The European Champions have seemingly become synonymous with the heroic backs-to-the-wall display that is supposedly the only way outsiders such as Denmark, Ireland and even (deep breath) England can hope to prosper in Poland and Ukraine this summer. While Chelsea have gone down in folklore as the epitome of a team emerging victorious despite every rational thought screaming otherwise, I don’t think that was the kind of reputation that Roman Abramovich had in mind for his club when he swept into Stamford Bridge along with his billions in 2003. It feels that, despite the remarkable attempts of Didier Drogba, Ashley Cole and the rest, the victors in Munich are being damned with faint praise.
Not that I care one jot. At the risk of banging the same old drum, for me, all that matters is winning. Style, subtlety and sophistication are wonderful aspirations on the football field and should be applauded but ultimately it is about getting your hands on silverware whatever Arsene Wenger says.
And that is the key to what ‘doing a Chelsea’ is all about. There’s no point digging out a goalless draw in one match only to capitulate in the next. Remember the Blues did not lose one of their last six matches in their victorious Champions League run with the 3-1 defeat at Napoli in the last 16 followed by four wins and two draws (including one penalty shootout win). ‘Doing a Chelsea’ requires dedication, organisation, luck and ruthless, clinical finishing. Just sitting deep is not enough. Everyone must be on the same page and whoever leads the line must be able to both hold the ball up and find the back of the net on the rare occasions that the goal appears in range.
Thus far, Denmark have produced the most passable impression of Roberto Di Matteo’s men with their 1-0 victory over Holland providing the first bona fide shock of Euro 2012. The Dutch had a whopping 28 attempts on goal in Kharkiv yet tested goalkeeper Stephan Andersen on just eight occasions. Robin van Persie reprised fantastically Cesc Fabregas’ performance for Barcelona at Stamford Bridge by missing a hatful of gilt-edged chances that in normal circumstances would have put the result beyond doubt. By contrast, the Danes had just eight shots but every single one was on target including, or course, Michael Krohn-Dehli’s superbly taken winner.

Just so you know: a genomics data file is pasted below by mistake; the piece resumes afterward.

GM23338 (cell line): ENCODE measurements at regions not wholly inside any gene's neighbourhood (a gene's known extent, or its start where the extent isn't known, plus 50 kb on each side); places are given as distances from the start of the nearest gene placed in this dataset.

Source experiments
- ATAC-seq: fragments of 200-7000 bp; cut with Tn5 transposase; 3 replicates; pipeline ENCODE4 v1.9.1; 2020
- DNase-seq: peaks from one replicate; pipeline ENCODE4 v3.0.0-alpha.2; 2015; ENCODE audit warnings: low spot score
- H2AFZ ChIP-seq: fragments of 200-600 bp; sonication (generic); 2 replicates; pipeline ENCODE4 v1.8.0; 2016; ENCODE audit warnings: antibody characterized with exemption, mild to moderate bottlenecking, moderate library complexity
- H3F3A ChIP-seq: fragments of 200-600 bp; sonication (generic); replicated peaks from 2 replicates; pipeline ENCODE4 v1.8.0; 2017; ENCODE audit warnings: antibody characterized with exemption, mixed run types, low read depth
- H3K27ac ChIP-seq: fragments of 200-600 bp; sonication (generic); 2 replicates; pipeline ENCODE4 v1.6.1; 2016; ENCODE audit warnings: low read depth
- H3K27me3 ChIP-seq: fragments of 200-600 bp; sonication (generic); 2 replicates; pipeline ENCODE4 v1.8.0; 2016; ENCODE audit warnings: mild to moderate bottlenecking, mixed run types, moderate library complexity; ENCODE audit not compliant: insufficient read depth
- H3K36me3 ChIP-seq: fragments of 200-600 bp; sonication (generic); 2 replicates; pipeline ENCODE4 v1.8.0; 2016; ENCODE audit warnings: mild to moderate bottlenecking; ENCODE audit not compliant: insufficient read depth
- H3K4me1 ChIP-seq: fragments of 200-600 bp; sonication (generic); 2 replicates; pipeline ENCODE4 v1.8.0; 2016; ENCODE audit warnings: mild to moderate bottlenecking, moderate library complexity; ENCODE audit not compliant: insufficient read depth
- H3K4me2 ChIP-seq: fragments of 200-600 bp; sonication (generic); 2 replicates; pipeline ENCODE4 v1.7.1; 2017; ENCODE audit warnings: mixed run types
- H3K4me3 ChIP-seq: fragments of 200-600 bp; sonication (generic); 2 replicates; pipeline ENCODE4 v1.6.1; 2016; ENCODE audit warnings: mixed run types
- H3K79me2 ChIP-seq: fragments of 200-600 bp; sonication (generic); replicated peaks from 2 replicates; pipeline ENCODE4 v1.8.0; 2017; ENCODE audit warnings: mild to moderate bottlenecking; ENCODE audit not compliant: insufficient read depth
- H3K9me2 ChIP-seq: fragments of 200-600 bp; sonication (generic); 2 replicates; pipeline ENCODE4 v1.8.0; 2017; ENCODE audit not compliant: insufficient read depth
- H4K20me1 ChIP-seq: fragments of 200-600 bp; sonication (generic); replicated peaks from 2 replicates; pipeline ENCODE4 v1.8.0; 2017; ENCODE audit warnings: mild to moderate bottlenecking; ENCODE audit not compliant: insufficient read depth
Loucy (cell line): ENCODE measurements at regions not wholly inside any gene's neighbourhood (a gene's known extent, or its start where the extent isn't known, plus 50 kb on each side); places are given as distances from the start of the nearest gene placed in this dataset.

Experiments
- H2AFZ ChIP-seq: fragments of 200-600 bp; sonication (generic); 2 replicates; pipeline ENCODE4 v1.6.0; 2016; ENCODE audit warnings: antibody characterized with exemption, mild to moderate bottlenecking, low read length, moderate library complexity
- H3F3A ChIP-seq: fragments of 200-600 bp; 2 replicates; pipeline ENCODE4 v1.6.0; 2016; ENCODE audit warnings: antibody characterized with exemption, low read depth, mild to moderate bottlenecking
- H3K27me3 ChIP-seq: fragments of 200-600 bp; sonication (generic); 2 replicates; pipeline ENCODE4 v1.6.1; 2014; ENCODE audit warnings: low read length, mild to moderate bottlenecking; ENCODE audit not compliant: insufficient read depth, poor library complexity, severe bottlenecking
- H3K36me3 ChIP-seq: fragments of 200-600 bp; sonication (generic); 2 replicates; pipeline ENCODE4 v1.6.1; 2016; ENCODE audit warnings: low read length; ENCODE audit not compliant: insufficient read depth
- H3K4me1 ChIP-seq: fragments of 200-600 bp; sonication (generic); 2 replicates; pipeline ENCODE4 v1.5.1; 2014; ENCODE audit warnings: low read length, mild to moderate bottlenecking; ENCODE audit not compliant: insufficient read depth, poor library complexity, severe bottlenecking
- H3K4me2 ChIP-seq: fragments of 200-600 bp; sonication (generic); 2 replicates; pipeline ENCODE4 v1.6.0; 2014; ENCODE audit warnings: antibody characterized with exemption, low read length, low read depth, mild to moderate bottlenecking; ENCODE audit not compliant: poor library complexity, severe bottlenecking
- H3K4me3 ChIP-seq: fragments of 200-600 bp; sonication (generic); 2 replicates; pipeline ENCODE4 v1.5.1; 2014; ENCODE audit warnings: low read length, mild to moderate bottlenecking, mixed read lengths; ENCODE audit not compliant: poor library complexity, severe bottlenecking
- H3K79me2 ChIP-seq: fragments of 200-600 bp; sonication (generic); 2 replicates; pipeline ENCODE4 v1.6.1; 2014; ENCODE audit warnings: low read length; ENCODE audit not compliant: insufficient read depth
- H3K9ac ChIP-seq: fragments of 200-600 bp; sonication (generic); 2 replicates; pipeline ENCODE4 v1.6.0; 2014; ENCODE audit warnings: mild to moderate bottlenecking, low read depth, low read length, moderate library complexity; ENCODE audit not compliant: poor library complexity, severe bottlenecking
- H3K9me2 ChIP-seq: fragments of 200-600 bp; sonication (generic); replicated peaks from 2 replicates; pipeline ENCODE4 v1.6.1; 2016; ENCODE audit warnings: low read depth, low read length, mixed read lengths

But as I said earlier, it will count for nothing if they get turned over by Germany and Portugal and are subsequently sent packing before the knockout rounds get underway. To properly succeed they will need an unsung midfielder to emulate the energy and precise finish executed by Ramires in Camp Nou, perhaps Dennis Rommedahl. Daniel Agger and Simon Kjaer followed in the footsteps of Ashley Cole and Gary Cahill by repelling all before them against Holland but they will have to redouble their efforts to truly pay tribute to their English counterparts.
And it goes without saying that an under pressure and much-maligned striker should ultimately find redemption with a significant and symbolic strike. For Fernando Torres, step forward the hapless Nicklas Bendtner. If Providence should smile on Roy Hodgson, maybe Andy Carroll could play the same role for England though maybe that is stretching the analogy just a little too far.
However the final acts play out over the next 19 days, ‘Doing a Chelsea’ appears to be as fashionable at the moment as the people who live there despite the usual cabal of French, Dutch and Spanish players and pundits whining about the so-called ‘death of football’. Now that Chelsea Football Club is on everyone’s lips around the world, it actually feels like the sport has only just been born.
You can read more of Phil's opinions at ShoutyAndSpitty.com or on Twitter @PhilLythell